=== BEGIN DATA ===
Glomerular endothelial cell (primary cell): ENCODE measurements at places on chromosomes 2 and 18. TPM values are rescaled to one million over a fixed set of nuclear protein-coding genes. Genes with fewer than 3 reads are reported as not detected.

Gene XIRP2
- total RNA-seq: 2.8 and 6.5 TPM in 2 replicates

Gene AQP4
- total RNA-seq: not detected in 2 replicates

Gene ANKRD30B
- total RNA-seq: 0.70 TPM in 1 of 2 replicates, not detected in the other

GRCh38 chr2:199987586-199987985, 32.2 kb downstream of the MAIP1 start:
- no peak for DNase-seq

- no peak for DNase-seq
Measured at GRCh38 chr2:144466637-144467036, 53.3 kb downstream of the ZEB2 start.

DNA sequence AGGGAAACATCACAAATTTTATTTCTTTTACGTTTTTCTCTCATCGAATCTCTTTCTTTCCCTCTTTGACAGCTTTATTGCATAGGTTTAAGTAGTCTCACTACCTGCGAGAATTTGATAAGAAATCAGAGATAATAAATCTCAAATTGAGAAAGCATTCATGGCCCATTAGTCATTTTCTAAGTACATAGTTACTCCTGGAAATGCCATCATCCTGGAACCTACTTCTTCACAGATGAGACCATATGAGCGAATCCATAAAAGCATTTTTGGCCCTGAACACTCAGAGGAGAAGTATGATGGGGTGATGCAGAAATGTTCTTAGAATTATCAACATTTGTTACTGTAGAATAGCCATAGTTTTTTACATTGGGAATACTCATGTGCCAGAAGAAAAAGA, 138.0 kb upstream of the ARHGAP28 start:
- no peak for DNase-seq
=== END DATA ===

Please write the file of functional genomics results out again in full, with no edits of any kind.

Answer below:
Glomerular endothelial cell (primary cell): ENCODE measurements at places on chromosomes 2 and 18. TPM values are rescaled to one million over a fixed set of nuclear protein-coding genes. Genes with fewer than 3 reads are reported as not detected.

Gene XIRP2
- total RNA-seq: 2.8 and 6.5 TPM in 2 replicates

Gene AQP4
- total RNA-seq: not detected in 2 replicates

Gene ANKRD30B
- total RNA-seq: 0.70 TPM in 1 of 2 replicates, not detected in the other

GRCh38 chr2:199987586-199987985, 32.2 kb downstream of the MAIP1 start:
- no peak for DNase-seq

- no peak for DNase-seq
Measured at GRCh38 chr2:144466637-144467036, 53.3 kb downstream of the ZEB2 start.

DNA sequence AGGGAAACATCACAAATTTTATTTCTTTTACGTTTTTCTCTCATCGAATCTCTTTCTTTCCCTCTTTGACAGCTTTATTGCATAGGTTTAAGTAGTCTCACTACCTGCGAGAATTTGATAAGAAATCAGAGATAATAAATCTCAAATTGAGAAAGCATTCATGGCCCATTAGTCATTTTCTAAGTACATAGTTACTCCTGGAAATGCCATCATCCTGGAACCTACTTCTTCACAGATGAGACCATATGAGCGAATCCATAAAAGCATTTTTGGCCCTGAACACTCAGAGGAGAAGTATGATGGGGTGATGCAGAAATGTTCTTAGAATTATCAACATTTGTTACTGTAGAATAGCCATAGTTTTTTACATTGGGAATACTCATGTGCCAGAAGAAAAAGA, 138.0 kb upstream of the ARHGAP28 start:
- no peak for DNase-seq